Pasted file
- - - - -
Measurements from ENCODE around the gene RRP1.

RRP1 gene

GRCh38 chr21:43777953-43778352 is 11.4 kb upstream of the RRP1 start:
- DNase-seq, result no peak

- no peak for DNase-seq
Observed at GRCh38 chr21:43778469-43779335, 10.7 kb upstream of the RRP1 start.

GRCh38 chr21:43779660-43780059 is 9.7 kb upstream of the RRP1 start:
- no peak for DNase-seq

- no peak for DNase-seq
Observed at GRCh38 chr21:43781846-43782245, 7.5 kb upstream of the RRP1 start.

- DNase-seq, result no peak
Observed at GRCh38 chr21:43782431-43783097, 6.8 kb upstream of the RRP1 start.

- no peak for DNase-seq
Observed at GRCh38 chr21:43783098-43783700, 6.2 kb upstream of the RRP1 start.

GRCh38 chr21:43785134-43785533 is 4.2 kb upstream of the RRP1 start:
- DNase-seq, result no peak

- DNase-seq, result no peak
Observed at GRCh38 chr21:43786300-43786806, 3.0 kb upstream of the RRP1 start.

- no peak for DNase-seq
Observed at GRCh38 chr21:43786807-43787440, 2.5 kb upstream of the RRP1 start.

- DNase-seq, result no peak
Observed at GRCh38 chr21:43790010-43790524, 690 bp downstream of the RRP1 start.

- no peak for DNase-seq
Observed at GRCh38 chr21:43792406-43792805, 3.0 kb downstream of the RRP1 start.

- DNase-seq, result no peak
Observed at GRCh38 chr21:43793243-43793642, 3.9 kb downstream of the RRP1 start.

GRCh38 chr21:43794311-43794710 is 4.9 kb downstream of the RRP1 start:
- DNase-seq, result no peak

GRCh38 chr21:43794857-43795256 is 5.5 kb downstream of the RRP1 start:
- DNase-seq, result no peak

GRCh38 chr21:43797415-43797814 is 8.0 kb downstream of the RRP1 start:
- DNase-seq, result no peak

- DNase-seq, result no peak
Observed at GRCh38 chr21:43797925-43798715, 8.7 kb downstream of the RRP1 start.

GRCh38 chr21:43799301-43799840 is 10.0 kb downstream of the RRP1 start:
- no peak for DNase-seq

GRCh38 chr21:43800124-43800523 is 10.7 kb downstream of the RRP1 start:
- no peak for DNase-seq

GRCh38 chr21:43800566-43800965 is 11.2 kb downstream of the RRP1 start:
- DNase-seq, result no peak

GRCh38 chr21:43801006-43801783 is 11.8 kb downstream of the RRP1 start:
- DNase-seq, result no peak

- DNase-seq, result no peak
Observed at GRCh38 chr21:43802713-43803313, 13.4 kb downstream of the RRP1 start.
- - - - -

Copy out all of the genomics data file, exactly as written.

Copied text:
Measurements from ENCODE around the gene RRP1.

RRP1 gene

GRCh38 chr21:43777953-43778352 is 11.4 kb upstream of the RRP1 start:
- DNase-seq, result no peak

- no peak for DNase-seq
Observed at GRCh38 chr21:43778469-43779335, 10.7 kb upstream of the RRP1 start.

GRCh38 chr21:43779660-43780059 is 9.7 kb upstream of the RRP1 start:
- no peak for DNase-seq

- no peak for DNase-seq
Observed at GRCh38 chr21:43781846-43782245, 7.5 kb upstream of the RRP1 start.

- DNase-seq, result no peak
Observed at GRCh38 chr21:43782431-43783097, 6.8 kb upstream of the RRP1 start.

- no peak for DNase-seq
Observed at GRCh38 chr21:43783098-43783700, 6.2 kb upstream of the RRP1 start.

GRCh38 chr21:43785134-43785533 is 4.2 kb upstream of the RRP1 start:
- DNase-seq, result no peak

- DNase-seq, result no peak
Observed at GRCh38 chr21:43786300-43786806, 3.0 kb upstream of the RRP1 start.

- no peak for DNase-seq
Observed at GRCh38 chr21:43786807-43787440, 2.5 kb upstream of the RRP1 start.

- DNase-seq, result no peak
Observed at GRCh38 chr21:43790010-43790524, 690 bp downstream of the RRP1 start.

- no peak for DNase-seq
Observed at GRCh38 chr21:43792406-43792805, 3.0 kb downstream of the RRP1 start.

- DNase-seq, result no peak
Observed at GRCh38 chr21:43793243-43793642, 3.9 kb downstream of the RRP1 start.

GRCh38 chr21:43794311-43794710 is 4.9 kb downstream of the RRP1 start:
- DNase-seq, result no peak

GRCh38 chr21:43794857-43795256 is 5.5 kb downstream of the RRP1 start:
- DNase-seq, result no peak

GRCh38 chr21:43797415-43797814 is 8.0 kb downstream of the RRP1 start:
- DNase-seq, result no peak

- DNase-seq, result no peak
Observed at GRCh38 chr21:43797925-43798715, 8.7 kb downstream of the RRP1 start.

GRCh38 chr21:43799301-43799840 is 10.0 kb downstream of the RRP1 start:
- no peak for DNase-seq

GRCh38 chr21:43800124-43800523 is 10.7 kb downstream of the RRP1 start:
- no peak for DNase-seq

GRCh38 chr21:43800566-43800965 is 11.2 kb downstream of the RRP1 start:
- DNase-seq, result no peak

GRCh38 chr21:43801006-43801783 is 11.8 kb downstream of the RRP1 start:
- DNase-seq, result no peak

- DNase-seq, result no peak
Observed at GRCh38 chr21:43802713-43803313, 13.4 kb downstream of the RRP1 start.